Then let those who are in Judea flee to the mountains, let those who are in the midst of her depart, and let not those who are in the country enter her.
For these are the days of vengeance, that all things which are written may be fulfilled.
But woe to those who are pregnant and to those who are nursing babies in those days! For there will be great distress in the land and wrath upon this people.
And they will fall by the edge of the sword, and be led away captive into all nations. And Jerusalem will be trampled by Gentiles until the times of the Gentiles are fulfilled. (Luke 21:20-24).
The preceding verses are not dealing with events in 70 A.D. (the destruction of Jerusalem by Titus and his Roman legions), as advanced by many commentators. These verses in Luke’s Olivet Discourse account parallel the referenced verses in Matthew’s and Mark’s Olivet Discourse accounts, which have to do with events during the future Tribulation.
Aside from the preceding, these verses in Luke have to do with a time when “all things which are written may be fulfilled,” something that didn’t occur through the events of 70 A.D.
And, beyond that, these verses have to do with a time when Jerusalem is going to be “trodden down of the Gentiles, until the times of the Gentiles be fulfilled.” This perfectly parallels Revelation 11:2, which has to do with the last three and one-half years of the Tribulation, with the Times of the Gentiles ending with the end of the Tribulation and the corresponding end of Man’s Day.
One need only look at conditions in Jerusalem today to know that Luke 21:20-24 cannot have to do with events of 70 A.D. From the beginning to the end of events depicted in these verses, Jerusalem is to be trodden down by the Gentiles until the Times of the Gentiles is brought to an end.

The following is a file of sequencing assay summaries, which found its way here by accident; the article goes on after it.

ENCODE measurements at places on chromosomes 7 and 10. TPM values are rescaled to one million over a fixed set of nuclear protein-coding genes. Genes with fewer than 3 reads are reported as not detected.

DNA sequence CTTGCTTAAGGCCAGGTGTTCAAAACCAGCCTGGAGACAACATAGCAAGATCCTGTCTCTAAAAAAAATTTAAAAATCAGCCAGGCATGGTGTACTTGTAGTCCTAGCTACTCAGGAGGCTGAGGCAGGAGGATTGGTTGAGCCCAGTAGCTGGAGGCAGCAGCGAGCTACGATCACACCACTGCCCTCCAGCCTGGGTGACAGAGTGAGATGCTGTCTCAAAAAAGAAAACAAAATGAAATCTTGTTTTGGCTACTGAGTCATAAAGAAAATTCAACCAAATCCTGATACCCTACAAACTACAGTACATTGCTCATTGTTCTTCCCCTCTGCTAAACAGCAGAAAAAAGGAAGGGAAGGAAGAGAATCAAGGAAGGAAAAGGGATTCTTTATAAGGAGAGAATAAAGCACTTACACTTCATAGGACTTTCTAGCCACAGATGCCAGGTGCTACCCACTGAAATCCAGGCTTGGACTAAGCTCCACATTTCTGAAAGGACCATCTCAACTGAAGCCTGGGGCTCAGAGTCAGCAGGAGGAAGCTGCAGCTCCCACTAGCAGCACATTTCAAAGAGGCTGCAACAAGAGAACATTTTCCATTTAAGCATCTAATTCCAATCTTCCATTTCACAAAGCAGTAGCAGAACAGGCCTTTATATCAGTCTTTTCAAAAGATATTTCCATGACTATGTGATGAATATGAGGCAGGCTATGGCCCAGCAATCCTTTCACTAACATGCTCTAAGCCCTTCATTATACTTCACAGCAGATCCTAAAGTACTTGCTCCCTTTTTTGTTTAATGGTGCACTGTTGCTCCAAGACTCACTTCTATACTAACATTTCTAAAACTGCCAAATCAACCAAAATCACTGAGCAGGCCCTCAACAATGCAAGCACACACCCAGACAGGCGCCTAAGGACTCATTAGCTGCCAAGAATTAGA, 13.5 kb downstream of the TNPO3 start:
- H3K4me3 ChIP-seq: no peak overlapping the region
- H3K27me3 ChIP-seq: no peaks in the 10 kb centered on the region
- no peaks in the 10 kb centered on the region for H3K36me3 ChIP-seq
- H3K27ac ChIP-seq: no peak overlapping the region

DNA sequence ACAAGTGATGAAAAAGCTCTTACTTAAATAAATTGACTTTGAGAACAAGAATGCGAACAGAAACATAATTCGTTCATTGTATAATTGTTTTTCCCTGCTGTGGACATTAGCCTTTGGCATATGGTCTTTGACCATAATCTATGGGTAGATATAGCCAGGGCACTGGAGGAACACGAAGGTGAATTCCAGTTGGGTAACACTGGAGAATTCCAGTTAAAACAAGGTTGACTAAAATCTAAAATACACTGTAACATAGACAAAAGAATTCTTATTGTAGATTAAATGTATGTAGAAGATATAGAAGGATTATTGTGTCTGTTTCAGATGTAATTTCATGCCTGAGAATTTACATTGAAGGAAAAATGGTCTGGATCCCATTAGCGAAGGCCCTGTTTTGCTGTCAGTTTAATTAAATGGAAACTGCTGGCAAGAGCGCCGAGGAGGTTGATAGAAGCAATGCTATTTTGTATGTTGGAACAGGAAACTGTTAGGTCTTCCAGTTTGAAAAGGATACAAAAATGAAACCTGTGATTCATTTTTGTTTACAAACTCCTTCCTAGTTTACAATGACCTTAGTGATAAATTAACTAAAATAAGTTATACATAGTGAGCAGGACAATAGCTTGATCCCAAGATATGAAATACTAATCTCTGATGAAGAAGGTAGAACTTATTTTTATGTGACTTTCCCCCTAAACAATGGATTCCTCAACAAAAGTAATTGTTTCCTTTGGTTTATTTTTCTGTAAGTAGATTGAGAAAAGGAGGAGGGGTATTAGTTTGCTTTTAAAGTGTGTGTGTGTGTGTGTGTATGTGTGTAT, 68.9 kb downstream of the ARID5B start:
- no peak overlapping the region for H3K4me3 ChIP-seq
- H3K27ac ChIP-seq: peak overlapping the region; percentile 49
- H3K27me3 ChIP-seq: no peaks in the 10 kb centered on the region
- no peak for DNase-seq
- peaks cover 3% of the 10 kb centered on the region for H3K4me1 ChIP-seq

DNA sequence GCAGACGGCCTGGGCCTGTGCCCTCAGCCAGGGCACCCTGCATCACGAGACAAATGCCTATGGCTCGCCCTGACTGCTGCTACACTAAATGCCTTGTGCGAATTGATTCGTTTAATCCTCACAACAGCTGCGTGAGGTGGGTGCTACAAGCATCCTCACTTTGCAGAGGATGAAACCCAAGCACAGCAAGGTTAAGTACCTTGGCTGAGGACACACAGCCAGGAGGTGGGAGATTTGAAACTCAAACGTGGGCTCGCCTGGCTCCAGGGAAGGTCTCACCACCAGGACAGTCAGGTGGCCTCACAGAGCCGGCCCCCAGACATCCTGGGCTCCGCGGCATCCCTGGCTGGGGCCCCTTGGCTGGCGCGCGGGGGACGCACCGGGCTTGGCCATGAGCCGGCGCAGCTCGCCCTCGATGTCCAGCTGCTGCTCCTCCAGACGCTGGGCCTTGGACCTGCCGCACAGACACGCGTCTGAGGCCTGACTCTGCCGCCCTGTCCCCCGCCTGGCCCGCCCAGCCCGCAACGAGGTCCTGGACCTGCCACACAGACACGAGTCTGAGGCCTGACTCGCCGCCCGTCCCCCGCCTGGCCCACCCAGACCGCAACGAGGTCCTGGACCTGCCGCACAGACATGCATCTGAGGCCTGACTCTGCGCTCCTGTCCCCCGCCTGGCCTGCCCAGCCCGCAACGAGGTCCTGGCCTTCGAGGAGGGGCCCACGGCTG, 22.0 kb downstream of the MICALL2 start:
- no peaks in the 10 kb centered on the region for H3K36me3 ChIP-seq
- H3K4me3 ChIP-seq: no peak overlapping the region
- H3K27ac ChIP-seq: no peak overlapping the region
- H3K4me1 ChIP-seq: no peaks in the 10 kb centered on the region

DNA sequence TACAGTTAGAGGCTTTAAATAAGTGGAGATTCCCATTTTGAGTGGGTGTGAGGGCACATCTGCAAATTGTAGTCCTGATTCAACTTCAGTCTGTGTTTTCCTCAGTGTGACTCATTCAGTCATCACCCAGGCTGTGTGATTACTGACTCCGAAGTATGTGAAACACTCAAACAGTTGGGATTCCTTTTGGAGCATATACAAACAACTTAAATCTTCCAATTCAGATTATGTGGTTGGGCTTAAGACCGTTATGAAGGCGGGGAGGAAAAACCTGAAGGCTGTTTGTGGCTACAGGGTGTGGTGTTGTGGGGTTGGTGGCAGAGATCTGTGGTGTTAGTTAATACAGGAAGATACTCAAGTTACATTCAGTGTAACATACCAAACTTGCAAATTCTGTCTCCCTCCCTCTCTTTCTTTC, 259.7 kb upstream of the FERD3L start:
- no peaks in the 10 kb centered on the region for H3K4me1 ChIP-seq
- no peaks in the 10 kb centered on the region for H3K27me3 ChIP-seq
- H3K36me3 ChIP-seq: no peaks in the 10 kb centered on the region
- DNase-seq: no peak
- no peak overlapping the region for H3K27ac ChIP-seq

Man is still living during the Times of the Gentiles today, and Jerusalem is not presently being trodden down of the Gentiles. Thus, all that is stated in these verses has to be placed at a future time, in line with that which is seen in corresponding Scripture.
On the other hand, the ministry of the two witnesses can’t occur during the last half of the Tribulation. There would be no Jews in Jerusalem or the surrounding area to which they could minister during this time. Their ministry can only occur during the first half of the Tribulation, for their ministry will be to the Jewish people, and it will be centered in the capital of Jewry, in Jerusalem.
This is evident, if for no other reason, by how they are first described in the chapter:
These are the two olive trees and the two lampstands standing before the God of the earth. (v. 4)
This is a reference drawn from the fifth of eight visions recorded in the opening part of the book of Zechariah (vv. 4:1-14). These are visions revealed to and recorded by Zechariah following the return of a remnant from the Babylonian captivity. And the subject matter of the eight visions (Zechariah 1:7-6:8) is governed by the manner in which they are introduced (vv. 1-6), which, in turn, governs the subject matter of the book itself.
These eight visions are introduced by the Lord’s statement surrounding Israel’s past disobedience, the result of this disobedience, the call for repentance, and that which will occur following Israel’s repentance.